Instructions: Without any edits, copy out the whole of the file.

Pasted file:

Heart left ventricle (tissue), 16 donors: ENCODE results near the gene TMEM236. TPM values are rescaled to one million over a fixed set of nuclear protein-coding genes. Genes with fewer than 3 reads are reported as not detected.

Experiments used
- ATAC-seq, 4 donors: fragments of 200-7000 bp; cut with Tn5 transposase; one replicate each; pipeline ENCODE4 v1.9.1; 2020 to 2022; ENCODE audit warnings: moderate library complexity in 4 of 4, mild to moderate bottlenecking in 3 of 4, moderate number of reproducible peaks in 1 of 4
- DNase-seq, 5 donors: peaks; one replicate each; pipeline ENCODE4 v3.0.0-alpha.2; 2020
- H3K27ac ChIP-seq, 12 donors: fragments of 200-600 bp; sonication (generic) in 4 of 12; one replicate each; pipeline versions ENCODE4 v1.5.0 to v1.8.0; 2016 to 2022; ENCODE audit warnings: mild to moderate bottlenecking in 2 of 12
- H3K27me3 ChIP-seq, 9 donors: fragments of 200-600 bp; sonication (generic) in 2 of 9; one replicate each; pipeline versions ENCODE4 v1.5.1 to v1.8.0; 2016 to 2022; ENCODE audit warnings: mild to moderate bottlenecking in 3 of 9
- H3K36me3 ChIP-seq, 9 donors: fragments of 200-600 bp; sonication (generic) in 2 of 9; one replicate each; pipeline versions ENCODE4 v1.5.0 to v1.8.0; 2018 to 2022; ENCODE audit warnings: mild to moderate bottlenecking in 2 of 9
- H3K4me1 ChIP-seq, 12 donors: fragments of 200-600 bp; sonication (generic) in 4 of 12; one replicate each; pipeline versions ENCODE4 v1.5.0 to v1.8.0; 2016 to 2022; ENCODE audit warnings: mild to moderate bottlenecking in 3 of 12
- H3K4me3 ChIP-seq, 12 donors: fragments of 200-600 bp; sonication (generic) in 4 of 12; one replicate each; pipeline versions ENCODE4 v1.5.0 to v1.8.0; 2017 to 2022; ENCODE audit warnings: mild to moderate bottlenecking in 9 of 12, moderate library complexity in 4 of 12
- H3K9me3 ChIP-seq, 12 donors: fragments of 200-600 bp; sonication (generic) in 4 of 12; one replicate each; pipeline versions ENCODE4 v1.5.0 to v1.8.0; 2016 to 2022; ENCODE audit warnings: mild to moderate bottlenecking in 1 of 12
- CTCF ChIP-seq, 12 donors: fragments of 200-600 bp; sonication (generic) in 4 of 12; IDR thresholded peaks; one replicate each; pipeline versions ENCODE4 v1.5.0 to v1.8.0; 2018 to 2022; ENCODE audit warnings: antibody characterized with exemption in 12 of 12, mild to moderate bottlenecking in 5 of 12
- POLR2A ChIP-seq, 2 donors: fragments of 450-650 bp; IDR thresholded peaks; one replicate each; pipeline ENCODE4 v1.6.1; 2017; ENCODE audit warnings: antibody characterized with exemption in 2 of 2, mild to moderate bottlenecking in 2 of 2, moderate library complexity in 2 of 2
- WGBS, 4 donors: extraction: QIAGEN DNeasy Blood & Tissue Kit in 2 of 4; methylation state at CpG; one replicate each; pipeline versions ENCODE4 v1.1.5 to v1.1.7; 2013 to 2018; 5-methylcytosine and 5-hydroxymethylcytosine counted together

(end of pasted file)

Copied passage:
Heart left ventricle (tissue), 16 donors: ENCODE results near the gene TMEM236. TPM values are rescaled to one million over a fixed set of nuclear protein-coding genes. Genes with fewer than 3 reads are reported as not detected.

Experiments used
- ATAC-seq, 4 donors: fragments of 200-7000 bp; cut with Tn5 transposase; one replicate each; pipeline ENCODE4 v1.9.1; 2020 to 2022; ENCODE audit warnings: moderate library complexity in 4 of 4, mild to moderate bottlenecking in 3 of 4, moderate number of reproducible peaks in 1 of 4
- DNase-seq, 5 donors: peaks; one replicate each; pipeline ENCODE4 v3.0.0-alpha.2; 2020
- H3K27ac ChIP-seq, 12 donors: fragments of 200-600 bp; sonication (generic) in 4 of 12; one replicate each; pipeline versions ENCODE4 v1.5.0 to v1.8.0; 2016 to 2022; ENCODE audit warnings: mild to moderate bottlenecking in 2 of 12
- H3K27me3 ChIP-seq, 9 donors: fragments of 200-600 bp; sonication (generic) in 2 of 9; one replicate each; pipeline versions ENCODE4 v1.5.1 to v1.8.0; 2016 to 2022; ENCODE audit warnings: mild to moderate bottlenecking in 3 of 9
- H3K36me3 ChIP-seq, 9 donors: fragments of 200-600 bp; sonication (generic) in 2 of 9; one replicate each; pipeline versions ENCODE4 v1.5.0 to v1.8.0; 2018 to 2022; ENCODE audit warnings: mild to moderate bottlenecking in 2 of 9
- H3K4me1 ChIP-seq, 12 donors: fragments of 200-600 bp; sonication (generic) in 4 of 12; one replicate each; pipeline versions ENCODE4 v1.5.0 to v1.8.0; 2016 to 2022; ENCODE audit warnings: mild to moderate bottlenecking in 3 of 12
- H3K4me3 ChIP-seq, 12 donors: fragments of 200-600 bp; sonication (generic) in 4 of 12; one replicate each; pipeline versions ENCODE4 v1.5.0 to v1.8.0; 2017 to 2022; ENCODE audit warnings: mild to moderate bottlenecking in 9 of 12, moderate library complexity in 4 of 12
- H3K9me3 ChIP-seq, 12 donors: fragments of 200-600 bp; sonication (generic) in 4 of 12; one replicate each; pipeline versions ENCODE4 v1.5.0 to v1.8.0; 2016 to 2022; ENCODE audit warnings: mild to moderate bottlenecking in 1 of 12
- CTCF ChIP-seq, 12 donors: fragments of 200-600 bp; sonication (generic) in 4 of 12; IDR thresholded peaks; one replicate each; pipeline versions ENCODE4 v1.5.0 to v1.8.0; 2018 to 2022; ENCODE audit warnings: antibody characterized with exemption in 12 of 12, mild to moderate bottlenecking in 5 of 12
- POLR2A ChIP-seq, 2 donors: fragments of 450-650 bp; IDR thresholded peaks; one replicate each; pipeline ENCODE4 v1.6.1; 2017; ENCODE audit warnings: antibody characterized with exemption in 2 of 2, mild to moderate bottlenecking in 2 of 2, moderate library complexity in 2 of 2
- WGBS, 4 donors: extraction: QIAGEN DNeasy Blood & Tissue Kit in 2 of 4; methylation state at CpG; one replicate each; pipeline versions ENCODE4 v1.1.5 to v1.1.7; 2013 to 2018; 5-methylcytosine and 5-hydroxymethylcytosine counted together